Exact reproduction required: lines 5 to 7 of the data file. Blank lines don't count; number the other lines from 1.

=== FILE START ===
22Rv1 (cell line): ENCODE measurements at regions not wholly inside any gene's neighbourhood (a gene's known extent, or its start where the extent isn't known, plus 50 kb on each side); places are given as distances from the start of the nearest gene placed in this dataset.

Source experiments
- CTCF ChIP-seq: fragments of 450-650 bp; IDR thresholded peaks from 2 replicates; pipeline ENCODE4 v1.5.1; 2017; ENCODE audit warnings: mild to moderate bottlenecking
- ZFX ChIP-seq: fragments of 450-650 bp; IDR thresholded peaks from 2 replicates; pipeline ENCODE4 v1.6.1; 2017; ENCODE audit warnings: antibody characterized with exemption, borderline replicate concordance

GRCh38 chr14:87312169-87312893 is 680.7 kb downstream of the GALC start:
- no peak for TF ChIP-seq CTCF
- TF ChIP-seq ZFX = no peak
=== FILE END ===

GRCh38 chr14:87312169-87312893 is 680.7 kb downstream of the GALC start:
- no peak for TF ChIP-seq CTCF
- TF ChIP-seq ZFX = no peak